In his concluding responses, Baudrillard portrays himself as less hopeful than Derrida on several counts, such as the rapid erosion of national sovereignty and autonomy. He highlights the widespread delegitimization of representative democratic governments manifested in recent worldwide demonstrations. He argues further that the event of 9/11 has engendered a monstrous global coalition of powers from across the political spectrum: it operates in the interest of order, security, and prevention and does not limit itself to terrorists. At the same time across the globe conventional hostilities, exploitations, and confrontations go on as before.
With his closing remarks, Derrida reiterates two points and makes a memorable new third point on market economics in response to Baudrillard’s having bracketed economics at the outset. On the first point Derrida emphasizes that the U.S.’s seeking approval for war from the UN is an unprecedented positive event in the strong sense for both international law and affairs. With his second point he foregrounds his disagreement with Baudrillard on the role of the 9/11 attacks in leading to the Iraq War. Where Baudrillard situates 9/11 as the primary motivating force, Derrida argues that the Iraq War was planned long before 9/11, and that 9/11 plays a secondary role. Speaking about the vast populations and the oil wealth of the Middle East, Derrida argues with his third point that these people “are largely marginalized or exploited by this war, this other war that is the global market, globalization. I believe one must now take into account, without economism, this economic war which is a permanent war and whose conquers and conquered one knows” (55). But the belated abrupt introduction into the debate of economics is a case of too little too late.
Baudrillard rebuts Derrida’s turn to economics with his own noneconomic symbolics of the gift. The gift of Western culture and power long put upon the rest of the world cannot be adequately balanced and countered by all those who have been thus dominated, for example, in the Middle East. “The symbolic question is important. Obviously a gift is not giving something generously or freely in an altruistic manner. In the symbolic order the gift is a challenge. It calls for a counter-gift that establishes a possible relation. If no counter-gift is possible, one is in an unbalanced violent situation” (63-64). Baudrillard’s claim is that the attacks of 9/11 meet the long-standing humiliating challenge of the West and boldly issue a challenge to Western power. “The one who has power is the one who can give and give without counterpart” (64). Derrida’s response, which concludes their debate, insists again on the singularity of the “Iraq challenge,” meaning the long-standing sanctions and inspections experienced by Iraq following the Gulf War. For Derrida the primary cause of the Iraq War is not the attacks of 9/11. Baudrillard disagrees.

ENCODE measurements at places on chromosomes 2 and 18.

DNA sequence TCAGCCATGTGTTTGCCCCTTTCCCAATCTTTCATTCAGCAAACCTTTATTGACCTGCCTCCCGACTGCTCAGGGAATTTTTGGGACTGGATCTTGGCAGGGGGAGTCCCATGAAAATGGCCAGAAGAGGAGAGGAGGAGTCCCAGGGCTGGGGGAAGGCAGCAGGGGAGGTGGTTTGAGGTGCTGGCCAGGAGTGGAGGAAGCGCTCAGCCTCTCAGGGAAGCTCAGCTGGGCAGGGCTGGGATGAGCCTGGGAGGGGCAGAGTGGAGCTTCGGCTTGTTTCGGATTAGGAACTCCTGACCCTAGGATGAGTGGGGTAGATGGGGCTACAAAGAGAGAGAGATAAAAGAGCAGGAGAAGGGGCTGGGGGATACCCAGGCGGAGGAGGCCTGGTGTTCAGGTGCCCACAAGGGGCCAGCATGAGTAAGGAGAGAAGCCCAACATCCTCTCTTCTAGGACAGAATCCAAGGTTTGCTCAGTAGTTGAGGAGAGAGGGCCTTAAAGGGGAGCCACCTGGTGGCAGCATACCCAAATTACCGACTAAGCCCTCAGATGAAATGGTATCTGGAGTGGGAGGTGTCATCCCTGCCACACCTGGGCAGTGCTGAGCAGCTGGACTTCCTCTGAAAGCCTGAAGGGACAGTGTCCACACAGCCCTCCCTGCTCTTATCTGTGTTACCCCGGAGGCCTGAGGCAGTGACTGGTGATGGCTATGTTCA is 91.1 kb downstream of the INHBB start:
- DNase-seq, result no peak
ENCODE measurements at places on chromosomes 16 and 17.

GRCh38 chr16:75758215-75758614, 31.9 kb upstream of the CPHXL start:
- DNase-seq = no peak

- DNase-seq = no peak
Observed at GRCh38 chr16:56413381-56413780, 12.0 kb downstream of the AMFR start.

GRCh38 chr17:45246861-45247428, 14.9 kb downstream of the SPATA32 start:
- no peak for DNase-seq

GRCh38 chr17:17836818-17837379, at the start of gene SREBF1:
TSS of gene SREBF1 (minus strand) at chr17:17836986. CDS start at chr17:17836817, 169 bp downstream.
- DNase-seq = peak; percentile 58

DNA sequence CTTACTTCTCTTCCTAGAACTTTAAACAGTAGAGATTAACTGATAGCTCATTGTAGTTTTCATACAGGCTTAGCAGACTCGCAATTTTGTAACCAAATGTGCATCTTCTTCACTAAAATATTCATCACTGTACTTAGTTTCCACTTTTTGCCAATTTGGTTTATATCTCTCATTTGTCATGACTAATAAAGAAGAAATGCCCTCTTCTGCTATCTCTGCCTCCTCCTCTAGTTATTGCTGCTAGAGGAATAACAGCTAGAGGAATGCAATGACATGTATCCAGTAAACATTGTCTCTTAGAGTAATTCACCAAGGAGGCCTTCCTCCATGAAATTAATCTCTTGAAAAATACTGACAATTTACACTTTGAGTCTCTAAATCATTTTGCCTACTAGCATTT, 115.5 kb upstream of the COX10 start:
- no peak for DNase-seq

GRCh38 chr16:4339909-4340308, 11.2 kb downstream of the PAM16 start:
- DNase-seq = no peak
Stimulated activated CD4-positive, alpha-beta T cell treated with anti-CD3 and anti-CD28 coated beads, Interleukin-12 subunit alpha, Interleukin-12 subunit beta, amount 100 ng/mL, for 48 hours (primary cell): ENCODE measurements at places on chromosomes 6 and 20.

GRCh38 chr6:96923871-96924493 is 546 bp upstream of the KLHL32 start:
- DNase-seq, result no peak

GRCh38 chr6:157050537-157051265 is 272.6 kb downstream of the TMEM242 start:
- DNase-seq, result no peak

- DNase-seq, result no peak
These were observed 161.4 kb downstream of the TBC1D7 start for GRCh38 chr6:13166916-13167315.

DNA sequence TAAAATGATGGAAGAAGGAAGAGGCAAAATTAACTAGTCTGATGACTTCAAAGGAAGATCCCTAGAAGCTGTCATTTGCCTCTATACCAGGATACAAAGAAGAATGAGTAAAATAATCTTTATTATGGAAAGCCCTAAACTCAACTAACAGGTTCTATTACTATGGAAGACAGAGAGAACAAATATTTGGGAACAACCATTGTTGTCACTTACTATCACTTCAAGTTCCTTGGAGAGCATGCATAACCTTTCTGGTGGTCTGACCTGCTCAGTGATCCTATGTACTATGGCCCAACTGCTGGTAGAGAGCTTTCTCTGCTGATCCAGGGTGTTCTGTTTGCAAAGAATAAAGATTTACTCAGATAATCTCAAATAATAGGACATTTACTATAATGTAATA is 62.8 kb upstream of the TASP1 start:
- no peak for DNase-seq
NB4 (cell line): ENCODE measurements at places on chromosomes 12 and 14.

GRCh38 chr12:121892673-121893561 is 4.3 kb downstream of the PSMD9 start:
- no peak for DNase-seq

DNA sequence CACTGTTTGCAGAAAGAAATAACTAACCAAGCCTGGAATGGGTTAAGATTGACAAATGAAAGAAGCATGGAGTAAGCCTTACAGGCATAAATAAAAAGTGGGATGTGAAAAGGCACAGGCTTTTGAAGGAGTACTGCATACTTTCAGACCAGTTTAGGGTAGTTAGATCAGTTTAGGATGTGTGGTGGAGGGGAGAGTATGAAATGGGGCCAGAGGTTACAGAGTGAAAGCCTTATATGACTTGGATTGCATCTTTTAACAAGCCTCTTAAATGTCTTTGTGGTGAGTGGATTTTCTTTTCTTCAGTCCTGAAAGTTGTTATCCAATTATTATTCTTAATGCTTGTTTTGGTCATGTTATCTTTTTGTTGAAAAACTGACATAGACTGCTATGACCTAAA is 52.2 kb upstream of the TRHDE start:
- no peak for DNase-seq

Given that this debate occurred on a Wednesday evening in mid-February before a general audience of maybe 200 at the World Cultures Institute (Maison des Cultures du Monde), it is perhaps not surprising that the two celebrity intellectuals—French poststructuralists—maintain a jargon-free accessible political discourse while the video cameras roll. They would not be the first academic humanists in the post-Cold War era to go public and voice critical reservations about the militarized New World Order. Derrida, the most traveled philosopher in history, begins his remarks with some telling words: “I am aware that this is the first time in my life, in spite of many other experiences of public discussions, that I am taking part in a discussion of burning political problems. I am aware today that I have always avoided doing so . . .” (34). There and then one would have wanted to reply “welcome to the fight.”
It is disappointing as well as surprising to me that a handful of pertinent topics do not surface during this broadly improvised and interesting debate. Certain expected key historical concepts do not appear: for example, colonialism, imperialism, or Orientalism. No one mentions race, religion, or gender. Unfortunately, the words “immoral” and “stupid” are never uttered. Alas, the audience is not asked to participate. Yet despite its shortcomings, this debate resonates strikingly with current affairs surrounding the UN Security Council, the U.S., and the spread of deadly wars across the Middle East.